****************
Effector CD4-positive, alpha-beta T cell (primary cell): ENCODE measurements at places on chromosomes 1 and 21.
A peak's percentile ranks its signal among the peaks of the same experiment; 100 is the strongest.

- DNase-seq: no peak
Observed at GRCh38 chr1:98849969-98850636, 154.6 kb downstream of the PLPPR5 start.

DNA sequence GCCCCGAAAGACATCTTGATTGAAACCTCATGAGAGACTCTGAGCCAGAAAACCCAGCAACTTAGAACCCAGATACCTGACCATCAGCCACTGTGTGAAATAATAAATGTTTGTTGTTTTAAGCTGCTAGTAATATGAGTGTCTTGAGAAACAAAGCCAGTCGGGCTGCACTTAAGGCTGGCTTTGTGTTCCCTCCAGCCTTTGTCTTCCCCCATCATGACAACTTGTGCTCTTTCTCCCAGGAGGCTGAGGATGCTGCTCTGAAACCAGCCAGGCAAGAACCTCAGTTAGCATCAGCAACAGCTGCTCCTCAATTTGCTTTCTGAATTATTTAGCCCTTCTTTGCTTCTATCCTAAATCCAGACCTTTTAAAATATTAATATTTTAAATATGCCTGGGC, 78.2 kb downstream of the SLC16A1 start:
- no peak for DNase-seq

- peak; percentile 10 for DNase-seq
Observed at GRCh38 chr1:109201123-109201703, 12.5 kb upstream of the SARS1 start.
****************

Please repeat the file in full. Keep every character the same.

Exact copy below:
Effector CD4-positive, alpha-beta T cell (primary cell): ENCODE measurements at places on chromosomes 1 and 21.
A peak's percentile ranks its signal among the peaks of the same experiment; 100 is the strongest.

- DNase-seq: no peak
Observed at GRCh38 chr1:98849969-98850636, 154.6 kb downstream of the PLPPR5 start.

DNA sequence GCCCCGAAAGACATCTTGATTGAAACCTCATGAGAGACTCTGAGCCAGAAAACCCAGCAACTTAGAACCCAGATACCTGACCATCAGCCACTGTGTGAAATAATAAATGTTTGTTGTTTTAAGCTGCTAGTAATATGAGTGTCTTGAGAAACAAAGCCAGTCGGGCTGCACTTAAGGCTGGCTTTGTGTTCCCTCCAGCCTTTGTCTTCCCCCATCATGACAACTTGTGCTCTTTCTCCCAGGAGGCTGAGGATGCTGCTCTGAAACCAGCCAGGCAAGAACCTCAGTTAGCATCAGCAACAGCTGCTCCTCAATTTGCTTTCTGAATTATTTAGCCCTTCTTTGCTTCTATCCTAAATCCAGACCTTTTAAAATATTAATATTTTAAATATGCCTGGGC, 78.2 kb downstream of the SLC16A1 start:
- no peak for DNase-seq

- peak; percentile 10 for DNase-seq
Observed at GRCh38 chr1:109201123-109201703, 12.5 kb upstream of the SARS1 start.